New report recognises climate change and ozone depletion links
The ozone hole over Antarctica is responsible for significant climate change in the Southern Hemisphere, according to a new international report.
The report, called Scientific Assessment of Ozone Depletion 2014, is due out in January, but a summary Assessment for Decision Makers, (ADM) has been released today.
The report, which is the work of a United Nations panel comprising 300 scientists worldwide, will assess the latest scientific evidence on ozone depletion and will be the first comprehensive update of its kind in four years.
NIWA atmospheric scientist Olaf Morgenstern, who is a reviewer of the report and the ADM, said the recognition of the role of ozone depletion in Southern Hemisphere climate change was significant.
“It means there is now a broad consensus that the considerable changes which occurred during summer since the late 1970s were mostly driven by ozone depletion. In other seasons, ozone depletion is a contributor but other effects (increasing greenhouse gases) are thought to be more important,” Dr Morgenstern said.
The consequences include drying of parts of Southern Australia, moistening of some subtropical regions, and poleward shifts in the paths of low-pressure systems over the Southern Ocean.
Dr Morgenstern also said one of the most important messages in the ADM is that the Montreal Protocol – an international treaty to protect the ozone layer by phasing out production of ozone-depleting substances to which New Zealand, like all other UN member states, is a signatory - is working.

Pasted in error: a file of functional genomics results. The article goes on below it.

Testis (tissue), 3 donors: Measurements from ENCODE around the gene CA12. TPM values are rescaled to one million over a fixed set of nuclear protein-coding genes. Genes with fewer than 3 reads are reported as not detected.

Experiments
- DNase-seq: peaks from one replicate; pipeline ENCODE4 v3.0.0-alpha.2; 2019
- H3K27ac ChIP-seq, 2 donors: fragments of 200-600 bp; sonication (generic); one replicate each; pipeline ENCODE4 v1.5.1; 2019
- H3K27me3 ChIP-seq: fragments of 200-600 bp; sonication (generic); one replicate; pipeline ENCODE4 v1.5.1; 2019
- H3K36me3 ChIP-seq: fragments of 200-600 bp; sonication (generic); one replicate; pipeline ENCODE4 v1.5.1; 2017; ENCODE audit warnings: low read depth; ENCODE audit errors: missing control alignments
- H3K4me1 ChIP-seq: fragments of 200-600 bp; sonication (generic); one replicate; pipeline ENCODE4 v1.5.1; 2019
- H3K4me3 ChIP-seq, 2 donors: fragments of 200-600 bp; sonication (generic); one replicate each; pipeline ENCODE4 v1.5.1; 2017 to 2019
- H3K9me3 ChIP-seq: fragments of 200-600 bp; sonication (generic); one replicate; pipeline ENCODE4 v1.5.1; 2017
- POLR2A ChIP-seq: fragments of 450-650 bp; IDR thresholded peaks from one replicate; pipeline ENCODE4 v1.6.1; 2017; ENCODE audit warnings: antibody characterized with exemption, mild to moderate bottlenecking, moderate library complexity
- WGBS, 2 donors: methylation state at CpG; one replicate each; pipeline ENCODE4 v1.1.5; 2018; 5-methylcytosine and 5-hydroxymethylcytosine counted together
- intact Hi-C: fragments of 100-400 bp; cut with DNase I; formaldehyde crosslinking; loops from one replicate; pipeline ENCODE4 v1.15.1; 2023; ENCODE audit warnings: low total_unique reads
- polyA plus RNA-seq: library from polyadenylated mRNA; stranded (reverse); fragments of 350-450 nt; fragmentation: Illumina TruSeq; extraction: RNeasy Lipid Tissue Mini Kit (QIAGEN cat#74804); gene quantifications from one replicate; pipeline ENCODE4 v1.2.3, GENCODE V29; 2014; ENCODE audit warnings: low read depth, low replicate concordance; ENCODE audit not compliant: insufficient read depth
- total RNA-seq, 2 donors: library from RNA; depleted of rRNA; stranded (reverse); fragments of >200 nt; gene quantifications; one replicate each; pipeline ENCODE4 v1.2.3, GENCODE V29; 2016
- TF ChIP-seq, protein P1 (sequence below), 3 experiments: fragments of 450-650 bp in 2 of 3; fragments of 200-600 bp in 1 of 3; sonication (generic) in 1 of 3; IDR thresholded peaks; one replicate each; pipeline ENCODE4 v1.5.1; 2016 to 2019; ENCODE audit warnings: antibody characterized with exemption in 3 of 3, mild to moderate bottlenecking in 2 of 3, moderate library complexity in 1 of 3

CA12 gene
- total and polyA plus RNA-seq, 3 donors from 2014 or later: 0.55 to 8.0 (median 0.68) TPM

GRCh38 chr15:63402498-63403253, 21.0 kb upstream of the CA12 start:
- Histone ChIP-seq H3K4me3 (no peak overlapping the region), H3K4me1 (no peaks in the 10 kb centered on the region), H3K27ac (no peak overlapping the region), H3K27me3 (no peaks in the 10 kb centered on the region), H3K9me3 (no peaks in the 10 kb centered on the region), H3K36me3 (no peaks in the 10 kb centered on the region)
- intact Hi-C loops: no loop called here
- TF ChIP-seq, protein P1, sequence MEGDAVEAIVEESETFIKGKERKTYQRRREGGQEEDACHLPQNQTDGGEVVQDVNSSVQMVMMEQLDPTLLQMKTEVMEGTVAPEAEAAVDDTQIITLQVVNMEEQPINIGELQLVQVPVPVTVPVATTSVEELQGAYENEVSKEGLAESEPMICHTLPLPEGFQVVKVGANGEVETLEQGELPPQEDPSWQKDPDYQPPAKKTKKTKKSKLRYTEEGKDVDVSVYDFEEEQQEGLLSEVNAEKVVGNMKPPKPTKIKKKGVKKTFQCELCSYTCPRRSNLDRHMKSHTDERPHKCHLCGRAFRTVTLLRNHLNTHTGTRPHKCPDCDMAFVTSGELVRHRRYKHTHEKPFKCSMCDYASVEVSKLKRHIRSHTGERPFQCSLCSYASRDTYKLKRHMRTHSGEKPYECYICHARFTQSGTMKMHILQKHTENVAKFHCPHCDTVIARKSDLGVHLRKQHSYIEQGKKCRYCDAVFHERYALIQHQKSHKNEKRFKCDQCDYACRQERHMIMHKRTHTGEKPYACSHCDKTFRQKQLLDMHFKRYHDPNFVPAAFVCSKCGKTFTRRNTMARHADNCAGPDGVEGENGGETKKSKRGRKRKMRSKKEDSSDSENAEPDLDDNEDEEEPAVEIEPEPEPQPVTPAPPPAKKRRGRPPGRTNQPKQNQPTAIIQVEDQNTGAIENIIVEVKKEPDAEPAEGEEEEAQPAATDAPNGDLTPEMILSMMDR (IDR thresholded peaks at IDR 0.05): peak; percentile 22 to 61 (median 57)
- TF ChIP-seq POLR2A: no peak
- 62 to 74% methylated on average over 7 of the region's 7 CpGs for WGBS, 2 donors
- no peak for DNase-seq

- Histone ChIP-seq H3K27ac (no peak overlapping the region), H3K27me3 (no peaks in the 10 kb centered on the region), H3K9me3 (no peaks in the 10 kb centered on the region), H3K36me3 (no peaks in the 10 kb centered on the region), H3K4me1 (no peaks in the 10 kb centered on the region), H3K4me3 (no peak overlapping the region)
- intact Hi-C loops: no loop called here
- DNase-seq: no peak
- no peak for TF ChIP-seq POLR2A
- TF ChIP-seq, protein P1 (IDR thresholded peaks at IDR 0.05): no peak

“It has stopped ozone depletion in Antarctica from getting worse. In the 1990s, this wasn’t clear.”
The ozone hole over Antarctica is expected to return to 1980 levels between 2050 and 2070. Dr Morgenstern said if the international community were to eliminate all future emissions of ozone-depleting substances, the return could be advanced by 11 years.
Meanwhile, the ADM also highlights that hydrogenated fluorocarbons used in air conditioning and refrigeration – used but not produced in New Zealand – remain a problem area. While not ozone-depleting, they are potent greenhouse gases projected to increase substantially in coming decades.
Dr Morgenstern said it was likely the ozone and climate science communities would become more closely aligned, with models used to inform future Ozone Assessment reports also increasingly used to inform Climate Assessments. The next Intergovernmental Panel on Climate Change report and the next Ozone Assessment will probably use the same model simulations as their basis of information.